Molly Guinness

Never marry a lounger, a pleasure-seeker, or a fribble

Never marry a lounger, a pleasure-seeker, or a fribble
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It’s good to see that an actual anthropologist is studying the behaviour of some of America’s weirdest women. Wednesday Martin’s book The Primates of Park Avenue describes the exhausting lives of Manhattan’s most full-on wives: sci-fi beauty regimes, frenetic fund-raising, intensive mothering and military household management.

In 1832 when a farmer in Lancaster offered up his young wife for sale, he advertised a similarly energetic range of skills.

'She can read novels and milk cows; she can laugh and weep with the same ease that you could take a glass of ale when thirsty; she can make butter and scold the maid; she can sing Moore’s melodies, and plait her frills and caps; she cannot make rum, gin, or whisky; but she is a good judge of the quality, from long experience in tasting them. I therefore offer her, with all her perfections and imperfections, for the sum of fifty shillings.'

The Spectator quoted this speech, which had been reported in a local paper. The encomium had come after he’d given any potential purchaser fair warning:

'She has been to me only a bosom serpent. I took her for my comfort, and the good of my house; but she became my tormentor, a domestic curse, a night invasion, and a daily devil. Gentlemen. I speak truth from my heart… may God deliver us from troublesome wives and frolicsome widows. Avoid them the same as you would a mad dog, a roaring lion, a loaded pistol, cholera morbus, Mount Etna, or any other pestilential phenomena in nature.'

She was eventually sold to a pensioner for twenty shillings and a Newfoundland dog. The poignant thing about the New York women Wednesday Martin describes is that they’re only trying to make themselves and everyone around them happy, but it doesn’t sound like any of them has much time to enjoy the fruits of their labours. An 1876 article had another idea about how best to achieve a happy marriage.

Let the woman's first requisite be a man whose home will be to him a rest, and the man's first object be a woman who can make home restful…

Every good quality is a good, no doubt, even beauty, for though “beauty is only skin-deep,” nobody in our day is likely to be skinned; but the master-quality of all is, after all, capacity. As we should say to women who wish for domestic happiness, never marry a lounger, a pleasure-seeker, or a fribble; so we should say to men with the same yearning, never marry a fool of any sort or kind. There is no burden on earth like a foolish woman tied to a competent man; unable to be his sweetheart, because she cannot help dreading him; unable to be his confidant, because she cannot understand him; unable to be his friend, because she cannot sympathise even with his ordinary thoughts. No beauty, no sweetness, no amount of that household capacity which many men so absurdly overrate… can compensate for the absence of clear thought, quick comprehension, ability to follow and credit or discredit a statement of fact, competence to understand what the husband is.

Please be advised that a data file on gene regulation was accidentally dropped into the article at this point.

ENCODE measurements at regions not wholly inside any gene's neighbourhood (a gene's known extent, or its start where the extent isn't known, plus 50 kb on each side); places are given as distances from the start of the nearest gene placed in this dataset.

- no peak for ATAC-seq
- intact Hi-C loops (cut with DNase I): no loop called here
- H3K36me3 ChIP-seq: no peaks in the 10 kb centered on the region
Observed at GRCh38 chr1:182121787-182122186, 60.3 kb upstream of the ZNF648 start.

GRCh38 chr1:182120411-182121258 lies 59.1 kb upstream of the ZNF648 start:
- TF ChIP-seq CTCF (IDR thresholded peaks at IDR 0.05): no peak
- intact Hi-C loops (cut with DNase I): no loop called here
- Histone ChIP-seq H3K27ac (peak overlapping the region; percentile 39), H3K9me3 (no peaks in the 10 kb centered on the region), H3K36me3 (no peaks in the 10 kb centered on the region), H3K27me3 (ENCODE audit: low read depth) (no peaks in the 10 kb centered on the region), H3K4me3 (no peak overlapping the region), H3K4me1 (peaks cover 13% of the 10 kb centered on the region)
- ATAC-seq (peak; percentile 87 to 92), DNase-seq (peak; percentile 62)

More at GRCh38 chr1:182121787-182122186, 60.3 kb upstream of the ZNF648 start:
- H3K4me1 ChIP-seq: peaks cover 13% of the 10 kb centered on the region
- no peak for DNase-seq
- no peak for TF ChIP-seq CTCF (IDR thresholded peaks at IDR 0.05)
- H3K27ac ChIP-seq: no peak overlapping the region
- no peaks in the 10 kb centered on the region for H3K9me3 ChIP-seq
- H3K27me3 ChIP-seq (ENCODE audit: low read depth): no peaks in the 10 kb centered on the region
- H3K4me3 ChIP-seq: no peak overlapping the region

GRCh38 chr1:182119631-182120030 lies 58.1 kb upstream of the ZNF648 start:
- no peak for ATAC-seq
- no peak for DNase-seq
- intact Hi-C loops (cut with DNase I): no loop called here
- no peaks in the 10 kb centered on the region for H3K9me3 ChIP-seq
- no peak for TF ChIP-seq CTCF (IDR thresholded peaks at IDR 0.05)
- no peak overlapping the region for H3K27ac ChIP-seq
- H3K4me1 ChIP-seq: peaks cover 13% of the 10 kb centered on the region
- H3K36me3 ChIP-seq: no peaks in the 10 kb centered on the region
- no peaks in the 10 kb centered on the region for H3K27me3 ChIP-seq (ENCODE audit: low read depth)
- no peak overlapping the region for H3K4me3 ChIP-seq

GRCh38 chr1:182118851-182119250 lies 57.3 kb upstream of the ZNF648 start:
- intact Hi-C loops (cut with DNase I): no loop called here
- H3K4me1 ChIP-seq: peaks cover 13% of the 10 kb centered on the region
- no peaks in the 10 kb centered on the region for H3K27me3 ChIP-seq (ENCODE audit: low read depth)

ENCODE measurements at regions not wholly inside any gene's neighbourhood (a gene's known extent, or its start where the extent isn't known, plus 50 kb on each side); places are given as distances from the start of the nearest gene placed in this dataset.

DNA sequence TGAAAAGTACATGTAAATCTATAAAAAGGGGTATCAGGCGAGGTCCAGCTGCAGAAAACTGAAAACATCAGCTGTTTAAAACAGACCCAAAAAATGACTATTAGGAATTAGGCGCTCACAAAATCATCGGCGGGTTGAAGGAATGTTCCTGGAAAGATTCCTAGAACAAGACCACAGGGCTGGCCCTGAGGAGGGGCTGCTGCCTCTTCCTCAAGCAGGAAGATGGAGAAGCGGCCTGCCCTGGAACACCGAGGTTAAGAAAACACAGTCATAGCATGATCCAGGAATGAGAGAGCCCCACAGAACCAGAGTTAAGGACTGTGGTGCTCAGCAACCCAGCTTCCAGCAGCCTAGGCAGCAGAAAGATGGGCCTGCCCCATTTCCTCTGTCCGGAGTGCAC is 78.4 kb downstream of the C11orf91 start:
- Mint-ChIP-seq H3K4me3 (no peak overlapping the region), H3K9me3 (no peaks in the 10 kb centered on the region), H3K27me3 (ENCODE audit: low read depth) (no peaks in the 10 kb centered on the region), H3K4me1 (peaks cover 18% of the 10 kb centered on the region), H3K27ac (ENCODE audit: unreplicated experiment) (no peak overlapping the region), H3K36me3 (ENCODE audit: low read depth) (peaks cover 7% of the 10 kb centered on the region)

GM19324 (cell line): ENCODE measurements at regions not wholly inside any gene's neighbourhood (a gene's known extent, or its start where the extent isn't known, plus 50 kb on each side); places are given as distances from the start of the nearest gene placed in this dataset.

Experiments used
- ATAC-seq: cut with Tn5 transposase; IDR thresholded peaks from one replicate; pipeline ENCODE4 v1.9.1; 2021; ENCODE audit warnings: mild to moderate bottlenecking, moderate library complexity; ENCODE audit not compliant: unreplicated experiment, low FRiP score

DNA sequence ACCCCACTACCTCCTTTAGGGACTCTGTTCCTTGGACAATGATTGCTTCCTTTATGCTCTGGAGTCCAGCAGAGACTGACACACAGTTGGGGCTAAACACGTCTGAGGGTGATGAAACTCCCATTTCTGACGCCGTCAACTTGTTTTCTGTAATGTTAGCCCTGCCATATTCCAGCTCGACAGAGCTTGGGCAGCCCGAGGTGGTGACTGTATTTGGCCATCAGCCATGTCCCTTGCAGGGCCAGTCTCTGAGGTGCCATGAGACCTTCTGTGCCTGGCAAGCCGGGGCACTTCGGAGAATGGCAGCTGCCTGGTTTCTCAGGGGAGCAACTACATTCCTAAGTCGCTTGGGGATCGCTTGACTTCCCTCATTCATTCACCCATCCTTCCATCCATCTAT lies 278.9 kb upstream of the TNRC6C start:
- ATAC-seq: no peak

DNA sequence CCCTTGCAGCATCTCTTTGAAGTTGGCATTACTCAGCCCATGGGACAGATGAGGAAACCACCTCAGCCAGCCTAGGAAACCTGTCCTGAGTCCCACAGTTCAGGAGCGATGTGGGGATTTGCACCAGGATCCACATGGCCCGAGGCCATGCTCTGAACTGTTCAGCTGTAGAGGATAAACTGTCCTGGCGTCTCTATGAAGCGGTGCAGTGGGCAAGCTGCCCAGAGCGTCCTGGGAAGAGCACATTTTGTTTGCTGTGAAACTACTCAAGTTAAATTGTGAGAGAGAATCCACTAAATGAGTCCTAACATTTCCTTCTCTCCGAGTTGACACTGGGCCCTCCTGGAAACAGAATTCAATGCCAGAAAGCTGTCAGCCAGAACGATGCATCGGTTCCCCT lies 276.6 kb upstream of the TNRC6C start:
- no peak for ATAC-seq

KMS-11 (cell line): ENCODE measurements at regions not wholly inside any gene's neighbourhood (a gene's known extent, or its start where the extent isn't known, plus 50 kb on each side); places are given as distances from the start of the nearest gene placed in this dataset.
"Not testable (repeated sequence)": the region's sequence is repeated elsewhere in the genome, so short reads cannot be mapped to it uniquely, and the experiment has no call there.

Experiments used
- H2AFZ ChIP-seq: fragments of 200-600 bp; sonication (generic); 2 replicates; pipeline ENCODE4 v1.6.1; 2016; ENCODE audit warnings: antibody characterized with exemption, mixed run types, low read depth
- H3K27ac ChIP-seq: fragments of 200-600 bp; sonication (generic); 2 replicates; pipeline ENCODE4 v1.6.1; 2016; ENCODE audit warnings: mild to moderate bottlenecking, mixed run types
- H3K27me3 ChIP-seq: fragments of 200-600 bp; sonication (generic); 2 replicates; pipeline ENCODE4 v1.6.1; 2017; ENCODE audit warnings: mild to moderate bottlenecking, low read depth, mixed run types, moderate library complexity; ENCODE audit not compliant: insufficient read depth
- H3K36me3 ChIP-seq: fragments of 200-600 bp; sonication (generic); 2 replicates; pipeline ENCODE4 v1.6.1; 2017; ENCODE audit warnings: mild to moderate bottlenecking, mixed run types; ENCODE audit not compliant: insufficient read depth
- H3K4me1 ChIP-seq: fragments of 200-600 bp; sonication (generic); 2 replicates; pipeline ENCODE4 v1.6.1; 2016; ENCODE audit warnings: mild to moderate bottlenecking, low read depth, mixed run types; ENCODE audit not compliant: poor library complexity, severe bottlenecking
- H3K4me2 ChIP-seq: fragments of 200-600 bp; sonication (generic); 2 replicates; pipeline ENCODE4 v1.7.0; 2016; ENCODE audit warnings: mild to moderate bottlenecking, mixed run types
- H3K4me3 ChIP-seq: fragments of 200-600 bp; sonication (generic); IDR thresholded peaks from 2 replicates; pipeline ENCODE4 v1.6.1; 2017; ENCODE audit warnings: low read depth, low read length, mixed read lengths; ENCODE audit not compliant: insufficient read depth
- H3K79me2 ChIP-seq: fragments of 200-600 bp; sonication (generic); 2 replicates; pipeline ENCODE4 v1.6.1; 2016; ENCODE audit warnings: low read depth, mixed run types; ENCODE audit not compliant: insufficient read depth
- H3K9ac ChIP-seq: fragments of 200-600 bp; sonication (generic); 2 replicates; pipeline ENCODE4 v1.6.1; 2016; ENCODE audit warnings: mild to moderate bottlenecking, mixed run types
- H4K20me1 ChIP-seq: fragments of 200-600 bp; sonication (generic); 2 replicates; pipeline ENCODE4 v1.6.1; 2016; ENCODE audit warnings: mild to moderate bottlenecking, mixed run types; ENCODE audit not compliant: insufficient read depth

The French ambassador to London in 1906 would perhaps have broadly endorsed the Park Avenue approach, though he might have rather disapproved of some of their gala and fundraising activities.

French women, he said, stayed at home, and he certainly implied that they did well. To a Frenchman it seemed strange to see women taking part in all sorts of active work outside their homes, and through all his French politeness M. Cambon let it be seen that he deprecated such activities, and regarded them as an indication of something lacking in English domestic life. French women, he declared, played in their homes a part quite different from that played by English women in theirs. A French woman did not attend simply to her ménage, or to the education of her children, but she took an active interest in all her husband's business; indeed, he added, her husband consulted her in everything, and on most occasions followed her advice. The result was that she found at home all the satisfaction and all the responsibility inseparable from power, and consequently “had no pleasure in meddling with things outside.” Legally, English wives occupied a better position than their French sisters, but actually the latter were better off and better satisfied. No feminist movement, he pointed out, had ever succeeded in France.

Now that working is a choice for women you can see why some who choose not to work feel obliged to prove that they’re the absolute best stay-at-homers in the game. The problem is that tying up your self-esteem with the pursuit of happiness is a bit of a psychological minefield.